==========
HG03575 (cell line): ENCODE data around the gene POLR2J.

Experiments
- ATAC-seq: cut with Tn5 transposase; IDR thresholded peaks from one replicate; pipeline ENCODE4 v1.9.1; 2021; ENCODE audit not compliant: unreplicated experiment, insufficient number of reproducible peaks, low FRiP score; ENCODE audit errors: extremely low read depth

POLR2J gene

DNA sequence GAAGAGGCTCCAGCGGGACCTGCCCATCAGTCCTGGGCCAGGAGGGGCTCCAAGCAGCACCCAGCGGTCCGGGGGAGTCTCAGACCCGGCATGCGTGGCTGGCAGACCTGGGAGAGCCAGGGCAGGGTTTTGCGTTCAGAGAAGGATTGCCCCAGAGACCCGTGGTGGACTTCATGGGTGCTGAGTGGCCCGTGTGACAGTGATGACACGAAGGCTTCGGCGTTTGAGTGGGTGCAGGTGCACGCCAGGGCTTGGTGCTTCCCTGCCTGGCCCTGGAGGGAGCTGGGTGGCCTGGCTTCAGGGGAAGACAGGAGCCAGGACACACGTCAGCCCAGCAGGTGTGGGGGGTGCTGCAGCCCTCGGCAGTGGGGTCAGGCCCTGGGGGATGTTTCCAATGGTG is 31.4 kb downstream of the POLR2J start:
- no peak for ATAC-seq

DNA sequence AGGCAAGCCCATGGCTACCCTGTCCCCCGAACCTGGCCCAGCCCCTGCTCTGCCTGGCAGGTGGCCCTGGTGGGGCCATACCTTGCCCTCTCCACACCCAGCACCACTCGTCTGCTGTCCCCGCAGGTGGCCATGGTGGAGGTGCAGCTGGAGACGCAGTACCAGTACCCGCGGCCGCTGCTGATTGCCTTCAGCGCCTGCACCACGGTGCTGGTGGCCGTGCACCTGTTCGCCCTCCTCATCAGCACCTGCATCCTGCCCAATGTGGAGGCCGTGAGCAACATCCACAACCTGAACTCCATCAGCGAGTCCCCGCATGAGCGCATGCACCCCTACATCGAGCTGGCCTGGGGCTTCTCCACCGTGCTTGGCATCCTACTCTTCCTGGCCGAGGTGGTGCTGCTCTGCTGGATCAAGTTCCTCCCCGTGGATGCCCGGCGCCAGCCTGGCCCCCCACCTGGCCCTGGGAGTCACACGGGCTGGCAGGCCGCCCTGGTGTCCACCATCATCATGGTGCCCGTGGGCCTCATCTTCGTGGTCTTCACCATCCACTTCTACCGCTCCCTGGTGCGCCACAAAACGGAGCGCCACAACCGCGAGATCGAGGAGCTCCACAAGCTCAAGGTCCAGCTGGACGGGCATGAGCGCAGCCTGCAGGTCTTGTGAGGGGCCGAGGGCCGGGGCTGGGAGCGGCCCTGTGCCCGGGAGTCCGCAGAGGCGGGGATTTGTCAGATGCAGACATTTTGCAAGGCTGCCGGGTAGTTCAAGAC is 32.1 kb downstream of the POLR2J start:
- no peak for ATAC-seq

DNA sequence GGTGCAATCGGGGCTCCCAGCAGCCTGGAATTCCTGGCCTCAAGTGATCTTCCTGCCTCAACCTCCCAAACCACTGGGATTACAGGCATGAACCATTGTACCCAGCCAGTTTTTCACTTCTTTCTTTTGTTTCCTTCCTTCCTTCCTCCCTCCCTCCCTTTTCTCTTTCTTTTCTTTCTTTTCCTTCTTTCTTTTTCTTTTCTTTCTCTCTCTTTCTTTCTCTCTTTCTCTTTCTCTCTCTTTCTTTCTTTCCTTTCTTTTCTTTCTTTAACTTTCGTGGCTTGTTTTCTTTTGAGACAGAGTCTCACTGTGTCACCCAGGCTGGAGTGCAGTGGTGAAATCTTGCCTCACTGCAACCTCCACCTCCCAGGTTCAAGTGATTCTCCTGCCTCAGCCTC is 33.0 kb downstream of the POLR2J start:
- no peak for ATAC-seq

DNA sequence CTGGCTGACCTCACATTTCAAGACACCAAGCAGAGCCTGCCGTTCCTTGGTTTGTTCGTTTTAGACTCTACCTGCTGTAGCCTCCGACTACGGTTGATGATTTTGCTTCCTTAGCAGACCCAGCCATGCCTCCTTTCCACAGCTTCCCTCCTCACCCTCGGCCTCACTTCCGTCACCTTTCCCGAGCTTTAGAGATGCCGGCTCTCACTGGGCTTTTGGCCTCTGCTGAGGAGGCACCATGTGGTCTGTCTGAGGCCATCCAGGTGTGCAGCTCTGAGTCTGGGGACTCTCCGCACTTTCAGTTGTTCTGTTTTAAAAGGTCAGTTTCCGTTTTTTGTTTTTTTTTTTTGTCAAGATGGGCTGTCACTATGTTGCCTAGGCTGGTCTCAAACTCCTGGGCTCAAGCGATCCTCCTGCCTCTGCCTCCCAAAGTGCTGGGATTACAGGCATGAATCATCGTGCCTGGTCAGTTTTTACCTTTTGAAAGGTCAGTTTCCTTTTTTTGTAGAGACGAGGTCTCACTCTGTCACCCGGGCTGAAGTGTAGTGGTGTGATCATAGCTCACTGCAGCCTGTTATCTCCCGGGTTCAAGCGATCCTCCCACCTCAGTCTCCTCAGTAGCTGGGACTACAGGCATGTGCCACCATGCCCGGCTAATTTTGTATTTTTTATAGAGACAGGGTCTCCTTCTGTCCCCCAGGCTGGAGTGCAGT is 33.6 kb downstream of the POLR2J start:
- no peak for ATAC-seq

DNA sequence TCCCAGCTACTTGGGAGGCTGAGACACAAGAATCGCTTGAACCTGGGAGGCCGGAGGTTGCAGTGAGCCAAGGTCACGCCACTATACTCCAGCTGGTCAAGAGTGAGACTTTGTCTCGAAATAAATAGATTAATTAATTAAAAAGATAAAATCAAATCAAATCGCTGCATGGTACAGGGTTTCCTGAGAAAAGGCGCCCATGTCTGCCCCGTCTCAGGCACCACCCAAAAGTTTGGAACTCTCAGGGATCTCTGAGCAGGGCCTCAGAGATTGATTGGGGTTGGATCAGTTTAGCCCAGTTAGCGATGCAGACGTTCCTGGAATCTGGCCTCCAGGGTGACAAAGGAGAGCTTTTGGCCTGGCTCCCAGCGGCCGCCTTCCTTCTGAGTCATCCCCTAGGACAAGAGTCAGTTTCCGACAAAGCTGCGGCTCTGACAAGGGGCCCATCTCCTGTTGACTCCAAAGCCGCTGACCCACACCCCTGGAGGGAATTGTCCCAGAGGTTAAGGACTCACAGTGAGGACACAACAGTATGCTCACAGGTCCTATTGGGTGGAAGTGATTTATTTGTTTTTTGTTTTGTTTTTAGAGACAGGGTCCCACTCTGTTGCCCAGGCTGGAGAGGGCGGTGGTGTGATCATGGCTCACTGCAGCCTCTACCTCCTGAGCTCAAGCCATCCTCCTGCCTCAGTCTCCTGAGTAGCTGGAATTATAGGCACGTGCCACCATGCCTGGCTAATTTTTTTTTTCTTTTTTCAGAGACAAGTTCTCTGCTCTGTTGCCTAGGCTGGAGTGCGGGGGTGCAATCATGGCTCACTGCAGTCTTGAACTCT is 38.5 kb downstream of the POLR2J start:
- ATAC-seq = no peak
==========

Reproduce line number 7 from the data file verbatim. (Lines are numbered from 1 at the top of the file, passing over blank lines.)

DNA sequence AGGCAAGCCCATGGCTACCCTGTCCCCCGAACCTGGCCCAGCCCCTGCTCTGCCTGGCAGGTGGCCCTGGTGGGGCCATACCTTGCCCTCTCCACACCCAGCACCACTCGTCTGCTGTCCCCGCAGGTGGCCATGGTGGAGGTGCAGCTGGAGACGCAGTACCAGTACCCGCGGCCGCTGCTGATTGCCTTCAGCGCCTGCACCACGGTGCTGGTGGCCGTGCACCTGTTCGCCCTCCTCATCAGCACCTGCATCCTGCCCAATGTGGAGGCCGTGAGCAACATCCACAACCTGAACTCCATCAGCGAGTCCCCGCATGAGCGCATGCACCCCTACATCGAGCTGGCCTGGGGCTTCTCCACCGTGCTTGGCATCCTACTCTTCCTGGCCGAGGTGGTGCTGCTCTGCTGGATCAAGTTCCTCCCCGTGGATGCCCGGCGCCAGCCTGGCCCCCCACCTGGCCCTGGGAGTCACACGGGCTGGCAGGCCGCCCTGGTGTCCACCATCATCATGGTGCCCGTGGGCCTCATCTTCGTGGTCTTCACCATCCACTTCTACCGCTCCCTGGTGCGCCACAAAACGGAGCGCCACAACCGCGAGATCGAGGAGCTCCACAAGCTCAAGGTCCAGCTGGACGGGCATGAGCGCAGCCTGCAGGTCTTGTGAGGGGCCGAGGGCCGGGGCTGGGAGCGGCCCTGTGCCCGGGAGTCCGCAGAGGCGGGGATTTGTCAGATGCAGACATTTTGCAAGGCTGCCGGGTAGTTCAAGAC is 32.1 kb downstream of the POLR2J start: